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The Vicar of Wakefield by Oliver Goldsmith
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The Vicar of Wakefield (1766)

by Oliver Goldsmith

Other authors: See the other authors section.

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English (37)  French (1)  All languages (38)
Showing 1-5 of 37 (next | show all)
This is one of those books that get mentioned in high school English (or did anyway), but which no one ever reads anymore, probably because it is so dated. Basically, this is a sort of morality tale. The protagonist and his family go through a series of calamities, each worse than the preceding one, and then in the last little bit, it all comes out well in the end.

Parts of the book reminded me of Pride and Prejudice. The protagonist was a bit like Mr. Bennet, well meaning, moralistic and somewhat ineffectual. His wife was a silly woman who spent her time scheming up ways to marry off her daughters.

There were a number of moral digressions, which seemed to me rather apropos to our current situation. Which is to say, scoundrels and corruption have ever been with us and have ever shared a pretty common strain.

Anyway, it was an enjoyable read, although not at the top of my list of favorites. ( )
  lgpiper | Jun 21, 2019 |
This is the story of a humble, gullible Vicar who lived the life of Job. I listened to this on an audio book as well as reading along. I felt the reader had a very false voice that was in excess. The story was very slow moving and almost unbelievable, but had a few amusing spots. I persisted! The novel is billed as a satire; but evidently I didn't "get it." ( )
  tess_schoolmarm | Mar 28, 2019 |
I can certainly see how this book was all the rage back in the late 1700's! It has sex, violence, villains and heroes. Quite a bit of stuff packed in this one. ( )
  Iambookish | Dec 14, 2016 |
Creativity: 7.5
Plot: 7
Characters: 7
Writing: 8
Pace: 6
Ending: 9.5
Stars: 3 ( )
  marybethsoper | Dec 12, 2016 |
Fiction
  BookstoogeLT | Dec 10, 2016 |
Showing 1-5 of 37 (next | show all)
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» Add other authors (167 possible)

Author nameRoleType of authorWork?Status
Goldsmith, Oliverprimary authorall editionsconfirmed
Emslie, MacDonaldmain authorsome editionsconfirmed
Anhava, TuomasTranslatorsecondary authorsome editionsconfirmed
Julia R. PigginEditorsecondary authorsome editionsconfirmed
Rowlandson, ThomasIllustratorsecondary authorsome editionsconfirmed
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Epigraph
Sperate miseri, cavete faelices

[Hope, ye wretched, beware, ye prosperous]
Dedication
First words
I was ever of opinion that the honest man, who married and brought up a large family, did more service than he who continued single, and only talked of population.
Quotations
The jewels of truth have been so imported by others, that nothing was left for me to import but some splendid things that, at a distance, looked every bit as well.
That virtue which requires to be ever guarded is scarce worth the sentinel.
However, when any one of our relations was found to be a person of very bad character, a troublesome guest, or one we desired to get rid of, upon his leaving my house, I ever took care to lend him a riding coat, or a pair of boots, or sometimes a horse of small value, and I always had the satisfaction of finding he never came back to return them.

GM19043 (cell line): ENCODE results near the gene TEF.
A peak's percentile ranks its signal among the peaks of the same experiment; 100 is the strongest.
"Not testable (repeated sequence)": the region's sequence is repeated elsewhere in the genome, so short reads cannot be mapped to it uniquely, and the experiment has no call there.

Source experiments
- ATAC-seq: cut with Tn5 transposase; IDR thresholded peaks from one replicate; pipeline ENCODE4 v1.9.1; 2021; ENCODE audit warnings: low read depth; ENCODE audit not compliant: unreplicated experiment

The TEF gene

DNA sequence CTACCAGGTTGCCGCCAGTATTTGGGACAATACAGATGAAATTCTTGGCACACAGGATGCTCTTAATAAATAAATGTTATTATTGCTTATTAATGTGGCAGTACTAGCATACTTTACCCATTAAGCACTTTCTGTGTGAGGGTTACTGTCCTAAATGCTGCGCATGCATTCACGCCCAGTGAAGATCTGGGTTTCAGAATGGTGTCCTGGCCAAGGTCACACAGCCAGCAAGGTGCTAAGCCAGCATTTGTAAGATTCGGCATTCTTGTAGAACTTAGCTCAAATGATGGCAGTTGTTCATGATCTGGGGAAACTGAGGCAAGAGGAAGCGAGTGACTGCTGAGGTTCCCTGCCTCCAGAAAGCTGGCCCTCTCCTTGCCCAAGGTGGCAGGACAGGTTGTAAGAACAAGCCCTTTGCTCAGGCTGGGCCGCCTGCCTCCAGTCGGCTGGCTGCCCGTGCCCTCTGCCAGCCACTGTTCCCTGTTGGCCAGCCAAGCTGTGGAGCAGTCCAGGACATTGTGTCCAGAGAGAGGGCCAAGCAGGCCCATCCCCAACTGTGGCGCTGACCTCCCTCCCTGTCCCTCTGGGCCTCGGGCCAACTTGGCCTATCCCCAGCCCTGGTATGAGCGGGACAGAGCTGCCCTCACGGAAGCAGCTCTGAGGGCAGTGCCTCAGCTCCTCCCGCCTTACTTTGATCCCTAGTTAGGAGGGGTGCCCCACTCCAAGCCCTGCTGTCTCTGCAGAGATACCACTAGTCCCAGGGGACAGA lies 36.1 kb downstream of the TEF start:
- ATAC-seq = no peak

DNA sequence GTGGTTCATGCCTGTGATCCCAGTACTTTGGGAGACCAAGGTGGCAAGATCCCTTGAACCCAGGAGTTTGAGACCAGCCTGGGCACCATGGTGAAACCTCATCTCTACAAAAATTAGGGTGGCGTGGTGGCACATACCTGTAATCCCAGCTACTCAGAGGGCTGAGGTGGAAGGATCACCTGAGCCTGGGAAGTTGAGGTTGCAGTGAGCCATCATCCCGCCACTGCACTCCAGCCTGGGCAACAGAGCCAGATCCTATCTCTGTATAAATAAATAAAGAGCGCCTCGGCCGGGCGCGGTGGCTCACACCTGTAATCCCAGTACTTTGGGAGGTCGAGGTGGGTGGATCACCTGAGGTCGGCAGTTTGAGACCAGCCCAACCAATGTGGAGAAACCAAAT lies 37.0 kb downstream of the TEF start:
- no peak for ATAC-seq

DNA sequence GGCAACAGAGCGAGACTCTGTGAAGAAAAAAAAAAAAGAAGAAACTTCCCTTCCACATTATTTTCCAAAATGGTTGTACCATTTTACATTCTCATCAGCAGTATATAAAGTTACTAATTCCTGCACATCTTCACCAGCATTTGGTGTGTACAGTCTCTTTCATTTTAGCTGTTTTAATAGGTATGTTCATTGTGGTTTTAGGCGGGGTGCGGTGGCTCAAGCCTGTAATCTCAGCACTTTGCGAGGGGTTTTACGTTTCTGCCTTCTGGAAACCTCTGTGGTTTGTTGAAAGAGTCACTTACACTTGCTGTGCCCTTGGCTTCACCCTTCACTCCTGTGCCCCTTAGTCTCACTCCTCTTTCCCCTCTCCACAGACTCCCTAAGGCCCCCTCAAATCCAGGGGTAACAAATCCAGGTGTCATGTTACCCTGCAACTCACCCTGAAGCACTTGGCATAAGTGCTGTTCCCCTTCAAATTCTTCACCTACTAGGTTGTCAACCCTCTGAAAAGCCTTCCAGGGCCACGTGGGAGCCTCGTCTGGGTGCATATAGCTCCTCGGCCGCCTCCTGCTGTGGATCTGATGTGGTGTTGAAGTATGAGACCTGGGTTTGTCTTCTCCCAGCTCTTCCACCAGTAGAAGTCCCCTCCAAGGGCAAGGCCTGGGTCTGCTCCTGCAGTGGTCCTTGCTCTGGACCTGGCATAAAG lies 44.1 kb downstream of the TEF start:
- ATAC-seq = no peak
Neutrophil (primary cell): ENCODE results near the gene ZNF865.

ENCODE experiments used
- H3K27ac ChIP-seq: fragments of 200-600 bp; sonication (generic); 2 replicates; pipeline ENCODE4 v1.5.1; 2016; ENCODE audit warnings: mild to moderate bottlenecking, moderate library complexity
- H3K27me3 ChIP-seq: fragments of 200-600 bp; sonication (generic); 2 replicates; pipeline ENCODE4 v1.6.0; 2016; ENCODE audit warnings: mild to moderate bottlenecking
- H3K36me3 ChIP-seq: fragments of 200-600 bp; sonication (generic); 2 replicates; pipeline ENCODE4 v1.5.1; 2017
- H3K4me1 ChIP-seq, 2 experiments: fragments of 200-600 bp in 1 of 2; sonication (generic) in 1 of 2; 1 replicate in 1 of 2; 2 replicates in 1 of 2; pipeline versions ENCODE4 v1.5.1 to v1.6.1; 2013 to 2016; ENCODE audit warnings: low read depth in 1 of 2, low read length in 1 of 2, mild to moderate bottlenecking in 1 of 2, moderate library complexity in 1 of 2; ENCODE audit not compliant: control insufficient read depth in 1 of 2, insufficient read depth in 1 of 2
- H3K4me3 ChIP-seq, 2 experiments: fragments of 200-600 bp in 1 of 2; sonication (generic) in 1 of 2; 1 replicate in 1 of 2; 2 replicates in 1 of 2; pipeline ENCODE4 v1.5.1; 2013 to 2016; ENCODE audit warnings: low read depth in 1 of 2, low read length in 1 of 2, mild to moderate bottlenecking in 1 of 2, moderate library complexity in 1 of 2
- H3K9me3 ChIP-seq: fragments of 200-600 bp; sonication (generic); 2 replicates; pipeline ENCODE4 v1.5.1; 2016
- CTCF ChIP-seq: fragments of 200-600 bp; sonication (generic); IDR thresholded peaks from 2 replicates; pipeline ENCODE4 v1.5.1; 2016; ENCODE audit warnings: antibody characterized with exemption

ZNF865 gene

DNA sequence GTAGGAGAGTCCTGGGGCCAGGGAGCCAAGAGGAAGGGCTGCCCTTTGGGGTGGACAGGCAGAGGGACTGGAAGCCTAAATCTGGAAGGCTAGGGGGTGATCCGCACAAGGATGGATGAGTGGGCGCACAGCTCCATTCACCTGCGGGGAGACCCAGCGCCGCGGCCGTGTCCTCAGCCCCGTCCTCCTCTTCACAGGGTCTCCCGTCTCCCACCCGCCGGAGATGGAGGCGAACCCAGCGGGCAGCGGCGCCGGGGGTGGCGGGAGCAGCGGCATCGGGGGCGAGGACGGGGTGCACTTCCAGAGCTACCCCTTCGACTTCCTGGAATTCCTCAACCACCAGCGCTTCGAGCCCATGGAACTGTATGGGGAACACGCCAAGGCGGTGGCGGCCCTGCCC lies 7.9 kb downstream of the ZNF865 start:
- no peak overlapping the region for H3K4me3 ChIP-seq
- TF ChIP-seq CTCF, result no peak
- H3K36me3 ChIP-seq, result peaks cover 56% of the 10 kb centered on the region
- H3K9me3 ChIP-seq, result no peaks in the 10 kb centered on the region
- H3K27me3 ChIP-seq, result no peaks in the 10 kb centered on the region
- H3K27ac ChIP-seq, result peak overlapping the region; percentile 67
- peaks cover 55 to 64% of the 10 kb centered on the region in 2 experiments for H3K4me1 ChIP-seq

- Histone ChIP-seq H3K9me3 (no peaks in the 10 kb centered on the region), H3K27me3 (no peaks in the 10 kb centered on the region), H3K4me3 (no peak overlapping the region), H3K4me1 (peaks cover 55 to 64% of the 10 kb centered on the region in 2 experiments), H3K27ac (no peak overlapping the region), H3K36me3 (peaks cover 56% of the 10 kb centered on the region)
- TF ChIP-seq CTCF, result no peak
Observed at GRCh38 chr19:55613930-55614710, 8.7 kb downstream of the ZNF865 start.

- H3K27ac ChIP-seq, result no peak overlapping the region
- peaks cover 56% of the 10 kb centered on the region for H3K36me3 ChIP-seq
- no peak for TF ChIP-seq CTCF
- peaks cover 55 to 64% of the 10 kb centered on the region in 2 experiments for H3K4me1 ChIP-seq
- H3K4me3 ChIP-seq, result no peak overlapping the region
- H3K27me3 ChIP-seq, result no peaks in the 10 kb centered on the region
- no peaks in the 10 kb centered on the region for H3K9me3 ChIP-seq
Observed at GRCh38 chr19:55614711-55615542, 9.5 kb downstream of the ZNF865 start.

The pain which conscience gives the man who has already done wrong is soon got over. Conscience is a coward; and those faults it has not strength enough to prevent, it seldom has justice enough to accuse.
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Amazon.com Product Description (ISBN 0140431594, Paperback)

"The greatest object in the universe, says a certain philosopher, is a good man struggling with adversity."

When Dr Primrose loses his fortune in a disastrous investment, his idyllic life in the country is shattered and he is forced to move with his wife and six children to an impoverished living on the estate of Squire Thornhill. Taking to the road in pursuit of his daughter, who has been seduced by the rakish Squire, the beleaguered Primrose becomes embroiled in a series of misadventures – encountering his long-lost son in a travelling theatre company and even spending time in a debtor’s prison. Yet Primrose, though hampered by his unworldliness and pride, is sustained by his unwavering religious faith. In The Vicar of Wakefield, Goldsmith gently mocks many of the literary conventions of his day – from pastoral and romance to the picaresque – infusing his story of a hapless clergyman with warm humour and amiable social satire.

In his introduction, Stephen Coote discusses Goldsmith’s eventful life, the literary devices used in the novel, and its central themes of Christianity, justice and the family. This edition also includes a bibliography and notes.

(retrieved from Amazon Thu, 12 Mar 2015 18:17:21 -0400)

(see all 6 descriptions)

Rich with wisdom and gentle irony, Goldsmith's only novel tells of an unworldly and generous vicar who lives contentedly with his large family until disaster strikes. But bankruptcy, his daughter's abduction, and the vicar's imprisonment fail to dampen his spirit. Considered the author's finest work, this book is a delightful lampoon of 18th-century literary conventions.… (more)

» see all 16 descriptions

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